Ewa Jasiewicz, from Fuel Poverty Action, echoes Shrubsole’s sentiment. “We don’t believe energy should be a commodity controlled by the market. We have a right to energy. But at the moment that is a right we have to pay for.” Fuel Poverty Action descended on the Big Six at the UK Energy Summit where future climate policy is decided. “They are part of the problem, the fossil fuel economy,” she said. “Anything other than this and they would be abolishing themselves.”

So if we can’t leave it to our utility companies, and the lobbying power that comes with their position means government is unlikely to take drastic measures, who can we depend on to deliver the energy we want and that the planet needs? The answer might be that we have to do it ourselves. Energy cooperatives are springing up all over the UK, dispelling the myth that renewables are too expensive, not ready or not worth it, and proving that nuclear is not a necessary alternative. Some in the most unlikely of places…

Afsheen Rashid works for Lambeth council in London looking after Brixton Energy. The co-operative is about to go into the second phase of its plan to “repower London”, having successfully launched the UK’s first community-owned solar powered energy project in the south of the capital. Phase one is exceeding its targets for the year, having already generated 70 per cent of the amount it estimated it could, despite only being operational since April. Solar 2 will extend this across London and they are asking for people to pledge between £250 and £20,000, with up to three per cent return on investment, tax relief on your money and a shareholder’s vote. The second project aims to raise £61,500 to enable the purchase and installation of new solar panels on the roofs on Brixton’s Loughborough Estate.

Lambeth Councillor, Lib Peck, said: “The project will bring significant benefits for the local community and will help inspire locals to become more energy efficient and play their part, in whatever small way they choose, in creating a clean energy future. Lambeth Council is pleased to be supporting Repowering South London and I look forward to seeing Brixton Energy Solar 2’s solar panels glinting in the sun on the roofs of buildings on the Loughborough Estate, generating clean energy.”

Glyn Thomas works with Community Energy Warwick, a cooperative which aims to decentralise energy production, increase efficiency and cut carbon emissions in Warwickshire. They raised £115,000 in six weeks from 70 local investors for their first project. “We generate energy where it is needed, initially on a Stratford and a Warwick hospital that now use all of this energy on-site. This connects people locally with the way energy is generated and used. It gets them interested in it, which makes them use less, effecting a long-term behavioural change – the holy grail for any campaign. It also allows local people to benefit financially.”

But it isn’t easy. “Community Energy Warwick took a huge amount of voluntary work,” Glyn said. “We started with six volunteers and needed finance, legal, project management and procurement expertise. Plus a lot of goodwill. Coops UK was instrumental in helping us. What would make it easier would be more grant funding, low-interest loans that surprisingly weren’t available to cooperatives from the government’s Green Bank or Green Deal, and a national body to support community projects where we could share best practice, as well as technological and legal expertise.”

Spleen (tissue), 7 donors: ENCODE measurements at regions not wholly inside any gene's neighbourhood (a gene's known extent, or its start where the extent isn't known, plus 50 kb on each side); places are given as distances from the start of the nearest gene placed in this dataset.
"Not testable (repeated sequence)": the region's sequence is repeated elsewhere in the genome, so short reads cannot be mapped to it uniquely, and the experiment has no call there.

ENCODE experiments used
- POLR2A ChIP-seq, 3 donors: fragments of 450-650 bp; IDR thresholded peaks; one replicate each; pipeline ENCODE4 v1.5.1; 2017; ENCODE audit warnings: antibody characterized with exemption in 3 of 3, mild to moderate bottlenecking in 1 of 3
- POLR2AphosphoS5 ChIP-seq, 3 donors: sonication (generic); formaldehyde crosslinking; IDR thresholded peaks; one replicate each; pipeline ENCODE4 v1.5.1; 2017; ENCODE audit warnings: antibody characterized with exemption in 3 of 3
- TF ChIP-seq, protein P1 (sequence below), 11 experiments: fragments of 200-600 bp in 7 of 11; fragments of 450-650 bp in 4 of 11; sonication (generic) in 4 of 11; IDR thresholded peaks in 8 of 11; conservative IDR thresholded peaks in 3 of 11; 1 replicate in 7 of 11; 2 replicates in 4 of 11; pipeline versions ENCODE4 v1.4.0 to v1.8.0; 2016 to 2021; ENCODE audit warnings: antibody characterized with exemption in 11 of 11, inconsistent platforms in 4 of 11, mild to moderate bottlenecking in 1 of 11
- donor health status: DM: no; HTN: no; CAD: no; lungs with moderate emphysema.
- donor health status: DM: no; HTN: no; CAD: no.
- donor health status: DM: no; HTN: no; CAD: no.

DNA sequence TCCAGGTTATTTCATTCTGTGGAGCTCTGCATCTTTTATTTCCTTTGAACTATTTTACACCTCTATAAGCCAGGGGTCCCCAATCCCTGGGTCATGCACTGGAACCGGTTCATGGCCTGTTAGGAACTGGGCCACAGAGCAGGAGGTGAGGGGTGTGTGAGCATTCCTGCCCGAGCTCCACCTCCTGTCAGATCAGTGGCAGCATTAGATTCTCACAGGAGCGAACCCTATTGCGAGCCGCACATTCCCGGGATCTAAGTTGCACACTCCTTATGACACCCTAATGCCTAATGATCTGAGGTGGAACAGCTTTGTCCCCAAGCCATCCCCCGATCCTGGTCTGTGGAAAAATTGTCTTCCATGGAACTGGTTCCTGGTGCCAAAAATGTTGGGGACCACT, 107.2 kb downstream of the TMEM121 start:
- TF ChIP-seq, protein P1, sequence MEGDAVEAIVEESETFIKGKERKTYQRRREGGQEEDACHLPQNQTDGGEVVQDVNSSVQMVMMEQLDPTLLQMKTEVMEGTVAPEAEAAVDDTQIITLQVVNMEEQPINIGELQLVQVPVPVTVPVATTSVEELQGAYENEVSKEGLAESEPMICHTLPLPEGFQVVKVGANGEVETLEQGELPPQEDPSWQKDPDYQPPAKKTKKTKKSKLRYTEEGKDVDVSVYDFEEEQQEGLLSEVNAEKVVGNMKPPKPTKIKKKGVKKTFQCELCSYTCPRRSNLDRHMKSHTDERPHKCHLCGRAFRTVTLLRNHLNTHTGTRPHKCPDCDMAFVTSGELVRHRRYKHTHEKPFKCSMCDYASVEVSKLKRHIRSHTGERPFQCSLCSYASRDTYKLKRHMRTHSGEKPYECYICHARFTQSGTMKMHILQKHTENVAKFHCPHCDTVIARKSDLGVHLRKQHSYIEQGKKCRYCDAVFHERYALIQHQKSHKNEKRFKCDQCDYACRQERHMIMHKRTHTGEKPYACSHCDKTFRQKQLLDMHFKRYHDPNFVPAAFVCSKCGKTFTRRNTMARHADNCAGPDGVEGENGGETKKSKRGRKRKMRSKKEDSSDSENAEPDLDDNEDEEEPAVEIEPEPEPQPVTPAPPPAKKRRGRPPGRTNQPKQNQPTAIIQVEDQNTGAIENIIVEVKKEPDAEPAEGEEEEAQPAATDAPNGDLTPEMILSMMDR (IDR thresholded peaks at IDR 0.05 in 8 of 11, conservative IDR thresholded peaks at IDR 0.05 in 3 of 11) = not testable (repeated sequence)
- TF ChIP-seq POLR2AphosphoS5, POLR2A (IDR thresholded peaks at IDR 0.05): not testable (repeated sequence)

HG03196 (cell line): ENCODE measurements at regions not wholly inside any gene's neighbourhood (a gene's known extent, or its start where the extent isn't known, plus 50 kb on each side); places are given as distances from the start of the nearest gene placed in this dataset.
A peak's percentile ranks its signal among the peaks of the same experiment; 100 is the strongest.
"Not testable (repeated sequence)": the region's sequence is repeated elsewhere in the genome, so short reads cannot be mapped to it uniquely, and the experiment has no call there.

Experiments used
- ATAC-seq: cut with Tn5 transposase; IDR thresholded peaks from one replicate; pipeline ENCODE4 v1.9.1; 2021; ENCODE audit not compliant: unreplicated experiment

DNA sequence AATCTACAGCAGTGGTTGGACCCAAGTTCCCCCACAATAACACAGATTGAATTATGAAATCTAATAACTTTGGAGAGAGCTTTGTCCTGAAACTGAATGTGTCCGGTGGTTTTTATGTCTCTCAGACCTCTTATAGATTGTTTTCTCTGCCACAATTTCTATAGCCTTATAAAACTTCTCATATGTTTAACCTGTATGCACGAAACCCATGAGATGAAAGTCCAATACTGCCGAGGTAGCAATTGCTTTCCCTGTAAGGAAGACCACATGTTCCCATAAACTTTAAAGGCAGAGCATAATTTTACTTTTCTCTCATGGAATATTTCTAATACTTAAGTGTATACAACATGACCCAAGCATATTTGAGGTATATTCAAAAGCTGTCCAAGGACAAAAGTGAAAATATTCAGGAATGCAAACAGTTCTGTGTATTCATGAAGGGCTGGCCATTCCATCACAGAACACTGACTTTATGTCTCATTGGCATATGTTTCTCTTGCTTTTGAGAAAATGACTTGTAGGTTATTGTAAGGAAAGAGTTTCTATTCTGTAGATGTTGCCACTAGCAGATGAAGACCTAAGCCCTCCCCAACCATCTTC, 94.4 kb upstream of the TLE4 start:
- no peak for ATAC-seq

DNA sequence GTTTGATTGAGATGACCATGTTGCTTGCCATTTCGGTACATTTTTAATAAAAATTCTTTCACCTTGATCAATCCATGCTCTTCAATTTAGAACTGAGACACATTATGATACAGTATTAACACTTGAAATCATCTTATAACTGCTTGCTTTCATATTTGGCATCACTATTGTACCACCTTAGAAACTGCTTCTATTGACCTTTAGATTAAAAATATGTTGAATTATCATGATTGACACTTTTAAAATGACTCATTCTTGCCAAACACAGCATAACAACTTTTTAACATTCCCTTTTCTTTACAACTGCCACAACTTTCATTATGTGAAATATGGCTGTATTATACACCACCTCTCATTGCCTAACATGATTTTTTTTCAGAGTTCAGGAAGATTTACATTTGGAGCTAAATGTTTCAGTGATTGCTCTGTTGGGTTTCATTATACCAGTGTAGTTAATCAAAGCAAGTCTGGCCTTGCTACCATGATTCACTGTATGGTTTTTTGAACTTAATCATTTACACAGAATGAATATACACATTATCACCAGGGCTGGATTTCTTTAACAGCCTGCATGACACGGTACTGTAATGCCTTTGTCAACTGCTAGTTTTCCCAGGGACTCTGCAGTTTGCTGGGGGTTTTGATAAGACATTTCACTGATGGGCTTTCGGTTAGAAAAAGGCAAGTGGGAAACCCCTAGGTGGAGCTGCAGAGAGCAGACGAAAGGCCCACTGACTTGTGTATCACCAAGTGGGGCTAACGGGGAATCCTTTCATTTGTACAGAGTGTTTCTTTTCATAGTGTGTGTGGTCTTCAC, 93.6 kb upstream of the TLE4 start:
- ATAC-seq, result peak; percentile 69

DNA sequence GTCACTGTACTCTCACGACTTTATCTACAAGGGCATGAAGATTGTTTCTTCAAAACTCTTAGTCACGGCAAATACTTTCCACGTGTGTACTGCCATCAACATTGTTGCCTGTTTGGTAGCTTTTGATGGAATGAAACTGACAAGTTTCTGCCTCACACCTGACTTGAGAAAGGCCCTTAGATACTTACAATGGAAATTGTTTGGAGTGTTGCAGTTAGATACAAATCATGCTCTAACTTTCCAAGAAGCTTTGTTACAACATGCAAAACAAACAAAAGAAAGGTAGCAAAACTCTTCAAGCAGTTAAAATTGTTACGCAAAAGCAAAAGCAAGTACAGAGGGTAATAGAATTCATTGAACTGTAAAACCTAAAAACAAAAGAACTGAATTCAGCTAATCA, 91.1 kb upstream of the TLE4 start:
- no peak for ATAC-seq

What energy co-ops do is use existing technology to give people new ways of trading electricity that aren’t imposed from outside, which is seen as the biggest reason why local areas resist such projects. Natalie Bennett, leader of the Green Party, agreed: “If one of the big energy providers puts a wind turbine on the hill above a village, sometimes, understandably, people get upset about that. But if the village owns it and the profits from that wind turbine goes to put a new roof on the village hall, or some extra facilities in the school, then that wind turbine looks very different. When people put solar panels on their house, they get to see their electricity meter essentially running backwards.”

“Decentralised, community-owned, local schemes and even individual panels on people’s roofs, help connect people back to the energy supply and make them realise that there’s a cost to it. In terms of the type of system that’s created, it’s much more resistant to shocks and what we need for the future.”

The rise of the Erotocracy

Written for and first published here: http://www.opendemocracy.net/5050/kirsty-styles/rise-of-erotocracy

Is the 21st century woman someone who doesn’t have to choose between a career and kids, but is doomed to spend hours in the gym so she can climb that ladder? While the UN celebrated the first International Day of the Girl, Kirsty Styles heard Catherine Hakim on the power of erotic capital

We all know that capitalism isn’t fair, but who knew that there is a hidden economic truth in lines like Kate Moss’s ‘nothing tastes as good as skinny feels’? We aren’t all going to be supermodels, but it turns out that being slim and attractive can actually be good for your bank balance, whatever your profession.

Traditionally, we heard at a New Turn event held at University of London Union, your chances of success come from three sources: your economic capital, your human capital – what you know – and social capital – who you know. The speaker was Dr Catherine Hakim, who believes she has identified the missing fourth factor – erotic capital – a combination of physical and social attractiveness. The theory is that beautiful people naturally develop good presentation skills, and those who are warm and turn themselves out well are perceived as being more attractive than they otherwise would be.